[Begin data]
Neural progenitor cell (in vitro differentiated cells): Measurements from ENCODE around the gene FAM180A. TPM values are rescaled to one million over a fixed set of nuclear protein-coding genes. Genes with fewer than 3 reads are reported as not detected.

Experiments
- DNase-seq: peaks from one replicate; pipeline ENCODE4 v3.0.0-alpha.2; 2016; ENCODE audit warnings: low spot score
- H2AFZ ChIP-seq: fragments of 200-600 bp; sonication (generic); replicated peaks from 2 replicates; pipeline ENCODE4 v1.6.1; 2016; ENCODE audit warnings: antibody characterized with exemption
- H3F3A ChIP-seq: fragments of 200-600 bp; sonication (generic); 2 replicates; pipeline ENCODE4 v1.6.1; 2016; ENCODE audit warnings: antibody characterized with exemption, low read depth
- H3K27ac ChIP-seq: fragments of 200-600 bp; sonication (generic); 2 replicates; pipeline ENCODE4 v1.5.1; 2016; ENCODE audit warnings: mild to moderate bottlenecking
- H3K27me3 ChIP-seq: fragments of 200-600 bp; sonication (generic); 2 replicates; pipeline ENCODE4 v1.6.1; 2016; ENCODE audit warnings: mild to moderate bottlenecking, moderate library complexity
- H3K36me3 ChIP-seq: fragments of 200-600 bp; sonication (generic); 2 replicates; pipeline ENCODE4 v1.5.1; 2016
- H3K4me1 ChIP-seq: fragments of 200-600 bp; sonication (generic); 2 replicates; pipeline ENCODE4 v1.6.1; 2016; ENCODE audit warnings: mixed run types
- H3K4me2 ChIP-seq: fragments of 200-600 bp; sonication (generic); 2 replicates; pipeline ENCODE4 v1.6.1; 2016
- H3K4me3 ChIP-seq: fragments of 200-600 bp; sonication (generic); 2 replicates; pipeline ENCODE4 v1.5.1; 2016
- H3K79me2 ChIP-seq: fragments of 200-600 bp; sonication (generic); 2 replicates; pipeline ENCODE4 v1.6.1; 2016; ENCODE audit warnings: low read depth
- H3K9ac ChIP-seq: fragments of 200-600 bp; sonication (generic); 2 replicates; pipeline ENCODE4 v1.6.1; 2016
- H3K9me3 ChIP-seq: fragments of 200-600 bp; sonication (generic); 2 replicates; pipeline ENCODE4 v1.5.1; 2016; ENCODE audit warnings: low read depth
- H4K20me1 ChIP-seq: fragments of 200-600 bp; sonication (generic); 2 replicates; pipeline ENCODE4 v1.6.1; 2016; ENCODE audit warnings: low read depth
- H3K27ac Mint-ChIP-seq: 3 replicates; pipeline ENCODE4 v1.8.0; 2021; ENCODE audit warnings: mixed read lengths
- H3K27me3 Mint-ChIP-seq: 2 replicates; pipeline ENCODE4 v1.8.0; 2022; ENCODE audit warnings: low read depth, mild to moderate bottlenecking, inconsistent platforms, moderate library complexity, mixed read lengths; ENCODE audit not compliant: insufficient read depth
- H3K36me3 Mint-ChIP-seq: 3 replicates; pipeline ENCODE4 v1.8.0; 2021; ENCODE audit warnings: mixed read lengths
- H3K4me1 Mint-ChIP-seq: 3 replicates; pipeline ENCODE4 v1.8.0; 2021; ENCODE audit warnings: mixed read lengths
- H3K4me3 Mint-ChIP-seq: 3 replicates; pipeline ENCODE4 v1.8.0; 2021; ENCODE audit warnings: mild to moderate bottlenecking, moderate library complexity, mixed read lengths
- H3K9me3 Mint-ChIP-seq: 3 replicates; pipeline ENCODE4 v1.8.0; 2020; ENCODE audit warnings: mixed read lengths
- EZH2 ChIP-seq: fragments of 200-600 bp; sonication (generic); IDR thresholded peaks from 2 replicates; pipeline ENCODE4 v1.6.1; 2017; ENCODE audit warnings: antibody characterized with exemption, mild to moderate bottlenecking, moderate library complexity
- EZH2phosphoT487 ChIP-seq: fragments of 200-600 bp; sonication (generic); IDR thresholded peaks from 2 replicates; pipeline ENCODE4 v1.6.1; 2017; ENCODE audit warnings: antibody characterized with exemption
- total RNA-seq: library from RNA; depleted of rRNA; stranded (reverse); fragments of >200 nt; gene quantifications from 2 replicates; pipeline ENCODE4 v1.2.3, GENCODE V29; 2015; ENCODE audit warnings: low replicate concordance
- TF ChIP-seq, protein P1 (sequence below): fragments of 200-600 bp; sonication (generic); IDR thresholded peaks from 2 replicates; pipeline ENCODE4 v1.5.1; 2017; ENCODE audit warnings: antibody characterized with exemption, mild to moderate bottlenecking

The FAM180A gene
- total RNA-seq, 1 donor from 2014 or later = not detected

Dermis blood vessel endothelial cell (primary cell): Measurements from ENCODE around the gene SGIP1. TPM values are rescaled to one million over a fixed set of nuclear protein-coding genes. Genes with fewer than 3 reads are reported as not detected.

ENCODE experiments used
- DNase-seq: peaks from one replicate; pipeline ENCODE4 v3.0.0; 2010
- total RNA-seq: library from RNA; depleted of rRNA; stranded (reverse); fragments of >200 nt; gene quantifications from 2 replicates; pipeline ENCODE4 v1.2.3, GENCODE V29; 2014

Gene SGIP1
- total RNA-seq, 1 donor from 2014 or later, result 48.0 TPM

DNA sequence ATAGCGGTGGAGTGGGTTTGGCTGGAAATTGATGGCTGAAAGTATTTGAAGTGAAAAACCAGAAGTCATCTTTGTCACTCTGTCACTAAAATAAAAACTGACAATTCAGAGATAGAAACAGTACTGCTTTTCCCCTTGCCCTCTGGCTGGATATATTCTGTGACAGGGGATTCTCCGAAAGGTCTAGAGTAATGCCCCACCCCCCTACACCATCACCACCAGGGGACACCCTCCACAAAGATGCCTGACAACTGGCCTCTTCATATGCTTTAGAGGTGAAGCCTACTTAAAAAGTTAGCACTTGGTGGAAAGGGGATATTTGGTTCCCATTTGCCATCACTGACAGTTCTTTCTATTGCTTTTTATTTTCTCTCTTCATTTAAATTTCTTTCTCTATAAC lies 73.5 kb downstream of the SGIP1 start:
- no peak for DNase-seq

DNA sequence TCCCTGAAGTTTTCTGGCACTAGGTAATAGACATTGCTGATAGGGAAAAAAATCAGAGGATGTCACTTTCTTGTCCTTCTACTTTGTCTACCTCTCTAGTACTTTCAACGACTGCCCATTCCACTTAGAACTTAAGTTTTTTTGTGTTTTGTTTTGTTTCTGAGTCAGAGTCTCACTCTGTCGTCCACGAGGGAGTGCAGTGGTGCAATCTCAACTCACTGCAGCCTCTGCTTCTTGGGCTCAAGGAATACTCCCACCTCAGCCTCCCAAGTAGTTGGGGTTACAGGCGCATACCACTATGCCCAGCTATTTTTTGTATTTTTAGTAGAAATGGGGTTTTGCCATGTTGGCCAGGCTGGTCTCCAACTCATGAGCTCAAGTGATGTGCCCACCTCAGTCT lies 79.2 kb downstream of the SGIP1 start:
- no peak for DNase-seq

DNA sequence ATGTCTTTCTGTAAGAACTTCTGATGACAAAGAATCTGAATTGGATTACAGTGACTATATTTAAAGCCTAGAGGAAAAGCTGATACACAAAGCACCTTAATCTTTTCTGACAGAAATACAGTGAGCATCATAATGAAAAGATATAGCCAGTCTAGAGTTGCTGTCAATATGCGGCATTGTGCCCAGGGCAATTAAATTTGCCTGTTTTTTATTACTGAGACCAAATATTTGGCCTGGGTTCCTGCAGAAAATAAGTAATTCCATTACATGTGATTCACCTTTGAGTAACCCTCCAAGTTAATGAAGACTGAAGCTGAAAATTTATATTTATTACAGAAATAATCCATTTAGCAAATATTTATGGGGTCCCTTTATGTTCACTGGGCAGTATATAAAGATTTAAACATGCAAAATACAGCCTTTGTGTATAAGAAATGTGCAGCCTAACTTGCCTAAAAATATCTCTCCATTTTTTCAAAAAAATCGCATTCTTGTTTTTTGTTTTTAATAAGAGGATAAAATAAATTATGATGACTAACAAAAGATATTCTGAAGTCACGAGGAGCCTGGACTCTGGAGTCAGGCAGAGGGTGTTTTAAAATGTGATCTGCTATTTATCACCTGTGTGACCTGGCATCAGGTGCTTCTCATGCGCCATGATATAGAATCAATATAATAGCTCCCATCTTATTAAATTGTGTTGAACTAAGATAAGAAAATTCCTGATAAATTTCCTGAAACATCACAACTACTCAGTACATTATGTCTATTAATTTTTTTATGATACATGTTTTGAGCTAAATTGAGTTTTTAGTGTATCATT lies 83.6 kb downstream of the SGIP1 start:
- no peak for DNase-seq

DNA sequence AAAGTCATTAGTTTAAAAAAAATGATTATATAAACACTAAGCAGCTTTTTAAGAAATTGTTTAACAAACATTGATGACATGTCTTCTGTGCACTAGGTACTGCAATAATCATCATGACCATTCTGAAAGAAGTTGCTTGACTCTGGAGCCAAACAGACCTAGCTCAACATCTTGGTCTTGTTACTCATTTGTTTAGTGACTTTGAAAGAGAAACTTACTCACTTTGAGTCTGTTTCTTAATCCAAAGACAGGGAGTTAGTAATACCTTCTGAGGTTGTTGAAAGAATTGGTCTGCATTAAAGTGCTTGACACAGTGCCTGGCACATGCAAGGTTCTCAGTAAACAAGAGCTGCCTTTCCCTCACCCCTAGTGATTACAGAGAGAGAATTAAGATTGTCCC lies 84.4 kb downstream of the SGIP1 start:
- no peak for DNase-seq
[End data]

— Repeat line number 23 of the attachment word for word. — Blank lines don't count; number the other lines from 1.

- EZH2phosphoT487 ChIP-seq: fragments of 200-600 bp; sonication (generic); IDR thresholded peaks from 2 replicates; pipeline ENCODE4 v1.6.1; 2017; ENCODE audit warnings: antibody characterized with exemption